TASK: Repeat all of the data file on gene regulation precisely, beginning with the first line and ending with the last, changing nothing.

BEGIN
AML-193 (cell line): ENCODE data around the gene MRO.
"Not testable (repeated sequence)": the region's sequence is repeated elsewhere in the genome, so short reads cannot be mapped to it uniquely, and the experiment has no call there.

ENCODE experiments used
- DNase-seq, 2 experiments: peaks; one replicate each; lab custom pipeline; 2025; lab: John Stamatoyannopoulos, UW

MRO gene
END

AML-193 (cell line): ENCODE data around the gene MRO.
"Not testable (repeated sequence)": the region's sequence is repeated elsewhere in the genome, so short reads cannot be mapped to it uniquely, and the experiment has no call there.

ENCODE experiments used
- DNase-seq, 2 experiments: peaks; one replicate each; lab custom pipeline; 2025; lab: John Stamatoyannopoulos, UW

MRO gene